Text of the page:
The pineal complex, deep brain, and skin have been known to function as extraretinal photoreceptors in non-mammalian vertebrates. To see the diversity of localization of extraretinal photoreceptors in lower vertebrates having different habitats, we analyzed the opsin-like immunoreactivities in anuran amphibians, Xenopus laevis, Rana catesbeiana, Rana nigromaculata, and Bufo japonicus. An antiserum (toad Rh-AS) was raised against rhodopsin purified from the retinas of Japanese toad, B. japonicus. In the retina of all the anurans examined, the outer segments of rods were immunopositive to toad Rh-AS. The outer segments of most pinealocytes were immunopositive in R. catesbeiana, R. nigromaculata, and B. japonicus. The outer segments of photoreceptor-like cells within the frontal organ of R. nigromaculata were immunostained. Interestingly, toad Rh-AS immunostained many secretory cells of mucous glands in the head skin of B. japonicus, implying the presence of a novel photoreceptive molecule. Within the hypothalamus, toad Rh-AS immunostained many cells in the magnocellular preoptic nucleus of R. catesbeiana and B. japonicus. Toad Rh-AS also labeled cerebrospinal fluid (CSF)-contacting cells in the anterior preoptic nucleus of R. nigromaculata and those adjacent to the lateral ventricle within the septum of R. catesbeiana. Thus the distribution patterns of the rhodopsin-like immunoreactivities among the anurans were highly diverged, and there was no relationship between the distribution patterns and their habitats.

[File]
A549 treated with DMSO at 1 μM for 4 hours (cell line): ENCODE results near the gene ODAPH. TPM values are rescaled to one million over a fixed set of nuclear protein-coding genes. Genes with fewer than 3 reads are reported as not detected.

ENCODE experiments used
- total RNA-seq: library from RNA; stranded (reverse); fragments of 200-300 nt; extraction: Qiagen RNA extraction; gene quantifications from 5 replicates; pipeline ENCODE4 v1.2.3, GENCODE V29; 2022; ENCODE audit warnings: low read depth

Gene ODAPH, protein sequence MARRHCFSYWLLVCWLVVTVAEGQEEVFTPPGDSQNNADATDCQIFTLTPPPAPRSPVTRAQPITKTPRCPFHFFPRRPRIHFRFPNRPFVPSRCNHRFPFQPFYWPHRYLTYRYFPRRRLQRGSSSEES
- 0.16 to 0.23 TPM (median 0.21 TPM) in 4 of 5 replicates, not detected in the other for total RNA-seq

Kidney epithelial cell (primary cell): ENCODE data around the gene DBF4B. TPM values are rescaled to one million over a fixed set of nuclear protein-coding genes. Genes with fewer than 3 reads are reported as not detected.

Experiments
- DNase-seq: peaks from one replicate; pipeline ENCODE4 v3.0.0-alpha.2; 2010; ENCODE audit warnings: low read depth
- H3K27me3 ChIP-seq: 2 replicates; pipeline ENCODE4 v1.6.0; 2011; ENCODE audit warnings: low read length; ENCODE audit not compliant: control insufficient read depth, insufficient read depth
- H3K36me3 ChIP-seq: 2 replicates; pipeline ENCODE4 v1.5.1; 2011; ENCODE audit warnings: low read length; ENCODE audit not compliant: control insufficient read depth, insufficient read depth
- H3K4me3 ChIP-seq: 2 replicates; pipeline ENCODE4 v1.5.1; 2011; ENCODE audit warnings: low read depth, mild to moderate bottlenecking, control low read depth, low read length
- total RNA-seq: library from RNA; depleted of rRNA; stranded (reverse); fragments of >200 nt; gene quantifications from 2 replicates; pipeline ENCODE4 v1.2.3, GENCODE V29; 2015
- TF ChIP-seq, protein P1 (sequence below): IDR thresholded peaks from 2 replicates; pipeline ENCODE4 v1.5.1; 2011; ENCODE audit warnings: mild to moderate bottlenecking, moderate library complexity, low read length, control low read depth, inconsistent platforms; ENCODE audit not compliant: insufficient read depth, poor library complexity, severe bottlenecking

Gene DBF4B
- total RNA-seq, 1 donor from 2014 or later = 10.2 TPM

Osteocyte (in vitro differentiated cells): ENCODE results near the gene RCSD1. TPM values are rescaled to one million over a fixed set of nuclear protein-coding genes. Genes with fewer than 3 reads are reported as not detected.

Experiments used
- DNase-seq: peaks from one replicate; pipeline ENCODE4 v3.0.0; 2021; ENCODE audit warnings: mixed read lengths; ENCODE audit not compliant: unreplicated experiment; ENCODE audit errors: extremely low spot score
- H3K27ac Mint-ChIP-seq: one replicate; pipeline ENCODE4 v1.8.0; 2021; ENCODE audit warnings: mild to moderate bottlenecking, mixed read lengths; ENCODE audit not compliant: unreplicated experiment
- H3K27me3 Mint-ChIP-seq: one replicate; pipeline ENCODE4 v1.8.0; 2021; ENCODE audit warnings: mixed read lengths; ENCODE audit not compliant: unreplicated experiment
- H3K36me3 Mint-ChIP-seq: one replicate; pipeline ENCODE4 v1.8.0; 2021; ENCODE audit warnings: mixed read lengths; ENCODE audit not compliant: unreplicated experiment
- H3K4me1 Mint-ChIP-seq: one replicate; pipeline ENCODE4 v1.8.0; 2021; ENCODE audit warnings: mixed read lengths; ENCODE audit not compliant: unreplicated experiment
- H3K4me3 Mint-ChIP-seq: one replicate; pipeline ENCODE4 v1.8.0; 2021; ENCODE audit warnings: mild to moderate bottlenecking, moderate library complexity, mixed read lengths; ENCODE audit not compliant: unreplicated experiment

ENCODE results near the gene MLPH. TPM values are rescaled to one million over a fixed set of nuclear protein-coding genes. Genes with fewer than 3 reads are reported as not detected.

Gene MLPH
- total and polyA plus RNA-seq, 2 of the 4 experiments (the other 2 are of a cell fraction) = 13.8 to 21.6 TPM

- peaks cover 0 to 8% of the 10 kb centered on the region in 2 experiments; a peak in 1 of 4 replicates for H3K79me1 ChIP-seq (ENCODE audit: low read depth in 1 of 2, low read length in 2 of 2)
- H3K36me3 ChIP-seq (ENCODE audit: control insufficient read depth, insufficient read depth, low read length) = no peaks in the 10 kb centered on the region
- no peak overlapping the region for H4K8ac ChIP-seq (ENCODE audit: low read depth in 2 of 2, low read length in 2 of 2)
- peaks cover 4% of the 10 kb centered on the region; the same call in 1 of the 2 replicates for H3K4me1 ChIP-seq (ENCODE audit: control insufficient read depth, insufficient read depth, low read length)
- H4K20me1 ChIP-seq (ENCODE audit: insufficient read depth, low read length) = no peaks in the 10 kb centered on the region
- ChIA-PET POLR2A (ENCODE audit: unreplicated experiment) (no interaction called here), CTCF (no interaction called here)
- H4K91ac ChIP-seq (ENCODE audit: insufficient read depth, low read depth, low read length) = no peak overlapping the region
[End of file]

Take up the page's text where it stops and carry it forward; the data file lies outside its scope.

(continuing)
|Number of pages||7|
|Journal||Journal of Experimental Zoology|
|Publication status||Published - 2000 Feb 1|
ASJC Scopus subject areas
- Animal Science and Zoology